(A different subtitle might say this: “A World of Oppositions, Stricken By Their Equilibrium.” This, of course, assumes I will follow Jason Sanford
‘s story-title-generation process for these features. I’ll leave artistic license aside for now…)
One of the curious things about Ridley Scott’s 1985 fairy tale — appropriately entitled Legend
— is how desperately it clings to its fairy tale origins. I do not mean “desperate” in a negative sense; rather, I see Legend
as trying to avoid falling into the trap of its own making precisely so it can maintain its format in a way that benefits the fairy tale that is its heart. Thus, what begins as a saccharine childish fantasy of naive, star-crossed lovers from different worlds (Princess Lily from the Court of Men and Jack from the Court of Nature) falls into the abyss of its darkest undercurrents (love, betrayal, darkness, blood, and utter wickedness) before it is righted by a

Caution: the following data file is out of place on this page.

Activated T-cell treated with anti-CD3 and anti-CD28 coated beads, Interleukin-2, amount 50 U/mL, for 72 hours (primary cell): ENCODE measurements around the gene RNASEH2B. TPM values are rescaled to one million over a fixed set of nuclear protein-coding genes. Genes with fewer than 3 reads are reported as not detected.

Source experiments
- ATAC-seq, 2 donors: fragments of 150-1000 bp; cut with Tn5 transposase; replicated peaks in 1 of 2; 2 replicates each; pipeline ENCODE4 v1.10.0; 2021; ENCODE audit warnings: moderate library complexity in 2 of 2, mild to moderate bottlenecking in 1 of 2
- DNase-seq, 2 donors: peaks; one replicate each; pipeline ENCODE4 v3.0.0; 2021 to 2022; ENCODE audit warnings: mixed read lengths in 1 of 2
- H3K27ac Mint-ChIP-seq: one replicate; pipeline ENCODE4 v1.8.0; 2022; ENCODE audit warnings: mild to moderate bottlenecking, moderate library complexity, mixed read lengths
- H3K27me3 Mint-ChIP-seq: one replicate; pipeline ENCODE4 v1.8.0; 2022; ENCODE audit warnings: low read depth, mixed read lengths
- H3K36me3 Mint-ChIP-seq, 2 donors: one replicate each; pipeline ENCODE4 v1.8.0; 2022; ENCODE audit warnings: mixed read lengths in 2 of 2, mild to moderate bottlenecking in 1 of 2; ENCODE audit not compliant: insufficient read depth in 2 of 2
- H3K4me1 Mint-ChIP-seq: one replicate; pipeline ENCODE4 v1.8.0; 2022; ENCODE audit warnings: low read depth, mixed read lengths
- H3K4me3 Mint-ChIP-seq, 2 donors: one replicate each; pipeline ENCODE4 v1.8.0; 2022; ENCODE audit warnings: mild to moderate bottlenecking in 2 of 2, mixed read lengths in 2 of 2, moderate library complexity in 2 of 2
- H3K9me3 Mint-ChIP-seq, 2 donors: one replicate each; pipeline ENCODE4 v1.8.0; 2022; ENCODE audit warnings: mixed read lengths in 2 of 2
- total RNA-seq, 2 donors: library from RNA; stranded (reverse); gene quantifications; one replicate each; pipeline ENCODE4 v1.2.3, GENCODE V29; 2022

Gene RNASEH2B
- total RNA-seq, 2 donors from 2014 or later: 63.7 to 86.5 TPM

terribly cheesy narrative reversion (it was a sort-of-dream) and a return to normalcy — Jack and Lily part, presumably to repeat similar events the next day, always a step away from “completing” their relationship (marriage, more or less).
It’s perhaps because of this structural necessity that I love Legend
in ways befitting greater works. Despite the narrative tricks, the sometimes too-cutesy plot points andcharacter quirks, and so on, I am drawn to the narrative’s return to a static universe. True, the Lord of Darkness and his wicked goblins (Blix, expertly played by Alice Playten